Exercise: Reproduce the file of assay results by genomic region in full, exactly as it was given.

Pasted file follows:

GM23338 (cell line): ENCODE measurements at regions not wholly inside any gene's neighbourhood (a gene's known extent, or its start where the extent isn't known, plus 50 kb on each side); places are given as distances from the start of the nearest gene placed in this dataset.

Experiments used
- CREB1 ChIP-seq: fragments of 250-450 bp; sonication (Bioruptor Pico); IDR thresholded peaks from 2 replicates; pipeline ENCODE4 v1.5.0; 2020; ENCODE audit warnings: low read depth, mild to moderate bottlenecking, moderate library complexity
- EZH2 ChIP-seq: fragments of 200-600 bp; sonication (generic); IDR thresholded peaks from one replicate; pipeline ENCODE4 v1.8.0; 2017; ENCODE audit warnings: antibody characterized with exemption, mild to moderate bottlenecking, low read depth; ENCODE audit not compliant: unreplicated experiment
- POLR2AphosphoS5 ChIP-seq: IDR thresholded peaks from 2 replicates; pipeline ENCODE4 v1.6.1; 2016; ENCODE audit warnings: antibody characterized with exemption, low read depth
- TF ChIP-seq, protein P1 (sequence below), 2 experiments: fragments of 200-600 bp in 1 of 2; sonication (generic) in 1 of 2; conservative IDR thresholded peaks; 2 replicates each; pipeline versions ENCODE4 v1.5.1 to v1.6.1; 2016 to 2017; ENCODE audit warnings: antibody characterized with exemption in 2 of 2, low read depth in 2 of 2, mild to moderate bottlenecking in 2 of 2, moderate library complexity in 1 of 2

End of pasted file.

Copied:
GM23338 (cell line): ENCODE measurements at regions not wholly inside any gene's neighbourhood (a gene's known extent, or its start where the extent isn't known, plus 50 kb on each side); places are given as distances from the start of the nearest gene placed in this dataset.

Experiments used
- CREB1 ChIP-seq: fragments of 250-450 bp; sonication (Bioruptor Pico); IDR thresholded peaks from 2 replicates; pipeline ENCODE4 v1.5.0; 2020; ENCODE audit warnings: low read depth, mild to moderate bottlenecking, moderate library complexity
- EZH2 ChIP-seq: fragments of 200-600 bp; sonication (generic); IDR thresholded peaks from one replicate; pipeline ENCODE4 v1.8.0; 2017; ENCODE audit warnings: antibody characterized with exemption, mild to moderate bottlenecking, low read depth; ENCODE audit not compliant: unreplicated experiment
- POLR2AphosphoS5 ChIP-seq: IDR thresholded peaks from 2 replicates; pipeline ENCODE4 v1.6.1; 2016; ENCODE audit warnings: antibody characterized with exemption, low read depth
- TF ChIP-seq, protein P1 (sequence below), 2 experiments: fragments of 200-600 bp in 1 of 2; sonication (generic) in 1 of 2; conservative IDR thresholded peaks; 2 replicates each; pipeline versions ENCODE4 v1.5.1 to v1.6.1; 2016 to 2017; ENCODE audit warnings: antibody characterized with exemption in 2 of 2, low read depth in 2 of 2, mild to moderate bottlenecking in 2 of 2, moderate library complexity in 1 of 2